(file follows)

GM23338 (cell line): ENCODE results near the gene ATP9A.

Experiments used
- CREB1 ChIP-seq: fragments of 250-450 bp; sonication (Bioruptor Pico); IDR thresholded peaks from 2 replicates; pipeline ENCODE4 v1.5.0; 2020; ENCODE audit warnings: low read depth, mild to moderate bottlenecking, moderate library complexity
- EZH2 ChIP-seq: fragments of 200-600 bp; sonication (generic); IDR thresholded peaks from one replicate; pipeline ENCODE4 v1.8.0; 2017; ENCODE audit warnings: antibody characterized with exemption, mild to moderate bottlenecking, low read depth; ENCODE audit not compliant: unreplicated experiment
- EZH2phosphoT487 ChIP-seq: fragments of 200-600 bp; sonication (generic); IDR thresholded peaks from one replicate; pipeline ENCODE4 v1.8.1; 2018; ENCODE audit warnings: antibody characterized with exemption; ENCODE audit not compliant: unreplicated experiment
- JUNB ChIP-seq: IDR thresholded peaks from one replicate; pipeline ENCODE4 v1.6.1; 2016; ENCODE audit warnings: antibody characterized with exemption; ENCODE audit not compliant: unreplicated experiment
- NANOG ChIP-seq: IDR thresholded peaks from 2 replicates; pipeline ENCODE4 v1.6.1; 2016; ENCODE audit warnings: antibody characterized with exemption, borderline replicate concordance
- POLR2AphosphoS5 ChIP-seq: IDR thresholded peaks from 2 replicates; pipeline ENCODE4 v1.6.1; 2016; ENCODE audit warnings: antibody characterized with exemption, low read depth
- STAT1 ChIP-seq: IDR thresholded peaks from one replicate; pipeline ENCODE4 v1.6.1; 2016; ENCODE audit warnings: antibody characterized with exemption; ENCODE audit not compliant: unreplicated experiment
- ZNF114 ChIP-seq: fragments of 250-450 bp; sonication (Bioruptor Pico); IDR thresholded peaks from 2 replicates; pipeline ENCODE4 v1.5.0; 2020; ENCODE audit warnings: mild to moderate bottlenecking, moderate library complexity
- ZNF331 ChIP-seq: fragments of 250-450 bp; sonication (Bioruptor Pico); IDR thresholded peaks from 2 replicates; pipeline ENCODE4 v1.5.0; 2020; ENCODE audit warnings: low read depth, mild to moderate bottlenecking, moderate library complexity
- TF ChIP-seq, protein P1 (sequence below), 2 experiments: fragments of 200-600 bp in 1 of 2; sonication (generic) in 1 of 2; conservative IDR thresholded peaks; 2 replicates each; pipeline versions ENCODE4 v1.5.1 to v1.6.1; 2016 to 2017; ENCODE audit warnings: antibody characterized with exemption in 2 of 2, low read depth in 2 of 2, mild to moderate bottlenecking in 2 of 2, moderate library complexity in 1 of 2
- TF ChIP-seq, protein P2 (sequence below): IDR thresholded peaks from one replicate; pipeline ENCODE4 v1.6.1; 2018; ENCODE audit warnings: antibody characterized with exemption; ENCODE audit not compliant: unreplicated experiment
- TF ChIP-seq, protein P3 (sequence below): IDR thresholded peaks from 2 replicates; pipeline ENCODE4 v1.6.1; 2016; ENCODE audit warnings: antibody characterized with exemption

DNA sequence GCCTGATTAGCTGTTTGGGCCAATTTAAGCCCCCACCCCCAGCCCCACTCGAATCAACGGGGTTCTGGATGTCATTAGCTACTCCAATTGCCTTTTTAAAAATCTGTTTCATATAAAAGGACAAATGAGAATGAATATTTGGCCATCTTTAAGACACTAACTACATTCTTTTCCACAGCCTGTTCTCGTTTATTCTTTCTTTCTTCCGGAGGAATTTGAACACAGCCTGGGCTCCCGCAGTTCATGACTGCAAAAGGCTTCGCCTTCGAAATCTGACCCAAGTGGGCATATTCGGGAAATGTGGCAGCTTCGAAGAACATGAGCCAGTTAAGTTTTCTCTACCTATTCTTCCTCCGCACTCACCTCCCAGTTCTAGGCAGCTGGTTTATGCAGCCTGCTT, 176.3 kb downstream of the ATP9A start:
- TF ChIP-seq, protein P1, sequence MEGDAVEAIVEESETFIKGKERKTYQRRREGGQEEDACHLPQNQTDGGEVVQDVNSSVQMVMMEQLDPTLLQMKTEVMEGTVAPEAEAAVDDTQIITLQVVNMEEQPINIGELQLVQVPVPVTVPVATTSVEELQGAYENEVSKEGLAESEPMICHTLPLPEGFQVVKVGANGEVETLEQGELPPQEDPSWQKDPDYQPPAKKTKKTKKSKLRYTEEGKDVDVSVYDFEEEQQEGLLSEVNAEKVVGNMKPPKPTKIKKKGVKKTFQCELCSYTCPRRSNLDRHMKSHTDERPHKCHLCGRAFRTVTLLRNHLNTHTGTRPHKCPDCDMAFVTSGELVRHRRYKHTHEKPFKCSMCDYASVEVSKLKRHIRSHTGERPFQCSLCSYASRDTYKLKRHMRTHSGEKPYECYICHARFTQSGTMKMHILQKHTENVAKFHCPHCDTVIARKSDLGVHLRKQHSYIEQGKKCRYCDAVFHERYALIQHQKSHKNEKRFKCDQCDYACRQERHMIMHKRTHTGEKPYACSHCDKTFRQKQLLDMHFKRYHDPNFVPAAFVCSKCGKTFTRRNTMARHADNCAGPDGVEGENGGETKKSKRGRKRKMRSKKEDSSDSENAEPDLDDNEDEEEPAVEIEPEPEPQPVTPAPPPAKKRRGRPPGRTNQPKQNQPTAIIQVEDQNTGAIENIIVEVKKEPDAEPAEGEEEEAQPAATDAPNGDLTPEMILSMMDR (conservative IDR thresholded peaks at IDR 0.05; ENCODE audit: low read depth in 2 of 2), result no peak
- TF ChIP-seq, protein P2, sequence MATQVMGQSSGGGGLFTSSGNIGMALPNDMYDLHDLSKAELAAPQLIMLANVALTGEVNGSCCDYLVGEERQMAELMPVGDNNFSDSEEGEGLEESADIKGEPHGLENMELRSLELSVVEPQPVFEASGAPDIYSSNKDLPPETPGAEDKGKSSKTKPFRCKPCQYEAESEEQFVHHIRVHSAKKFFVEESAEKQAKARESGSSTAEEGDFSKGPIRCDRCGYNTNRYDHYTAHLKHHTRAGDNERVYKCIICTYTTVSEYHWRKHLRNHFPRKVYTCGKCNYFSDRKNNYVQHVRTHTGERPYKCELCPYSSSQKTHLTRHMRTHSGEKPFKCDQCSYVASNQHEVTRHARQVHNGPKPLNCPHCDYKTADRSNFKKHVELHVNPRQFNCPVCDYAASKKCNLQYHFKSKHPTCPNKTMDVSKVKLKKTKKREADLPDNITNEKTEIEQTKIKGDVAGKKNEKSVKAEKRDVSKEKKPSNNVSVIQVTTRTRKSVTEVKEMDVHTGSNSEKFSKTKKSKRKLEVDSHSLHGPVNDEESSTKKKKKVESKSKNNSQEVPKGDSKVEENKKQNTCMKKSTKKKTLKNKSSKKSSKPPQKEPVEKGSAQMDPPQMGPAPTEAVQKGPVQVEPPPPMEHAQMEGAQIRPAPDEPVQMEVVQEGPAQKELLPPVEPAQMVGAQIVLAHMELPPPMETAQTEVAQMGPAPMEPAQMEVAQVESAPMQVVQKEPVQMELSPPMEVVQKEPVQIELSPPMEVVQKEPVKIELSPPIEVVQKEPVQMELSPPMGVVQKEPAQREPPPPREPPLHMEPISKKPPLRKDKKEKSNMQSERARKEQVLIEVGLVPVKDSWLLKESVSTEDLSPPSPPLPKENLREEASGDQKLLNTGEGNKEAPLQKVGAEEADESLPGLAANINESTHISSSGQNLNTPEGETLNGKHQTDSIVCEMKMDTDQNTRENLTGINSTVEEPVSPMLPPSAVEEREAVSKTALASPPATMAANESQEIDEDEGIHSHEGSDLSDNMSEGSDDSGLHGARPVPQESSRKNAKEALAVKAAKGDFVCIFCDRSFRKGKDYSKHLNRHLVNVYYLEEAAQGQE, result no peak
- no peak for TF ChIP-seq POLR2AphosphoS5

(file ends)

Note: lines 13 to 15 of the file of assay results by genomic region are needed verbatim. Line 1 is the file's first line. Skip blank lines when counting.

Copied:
- TF ChIP-seq, protein P2 (sequence below): IDR thresholded peaks from one replicate; pipeline ENCODE4 v1.6.1; 2018; ENCODE audit warnings: antibody characterized with exemption; ENCODE audit not compliant: unreplicated experiment
- TF ChIP-seq, protein P3 (sequence below): IDR thresholded peaks from 2 replicates; pipeline ENCODE4 v1.6.1; 2016; ENCODE audit warnings: antibody characterized with exemption

DNA sequence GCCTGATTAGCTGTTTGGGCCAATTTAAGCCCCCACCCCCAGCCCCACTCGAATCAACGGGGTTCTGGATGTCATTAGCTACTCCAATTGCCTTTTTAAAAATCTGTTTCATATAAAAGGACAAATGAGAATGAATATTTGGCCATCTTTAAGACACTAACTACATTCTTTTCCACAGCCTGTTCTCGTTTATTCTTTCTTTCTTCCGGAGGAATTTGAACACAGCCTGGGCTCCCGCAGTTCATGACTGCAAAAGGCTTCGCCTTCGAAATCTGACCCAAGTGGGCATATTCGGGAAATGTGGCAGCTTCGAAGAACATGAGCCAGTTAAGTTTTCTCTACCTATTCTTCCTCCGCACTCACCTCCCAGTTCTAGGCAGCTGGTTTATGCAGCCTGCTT, 176.3 kb downstream of the ATP9A start: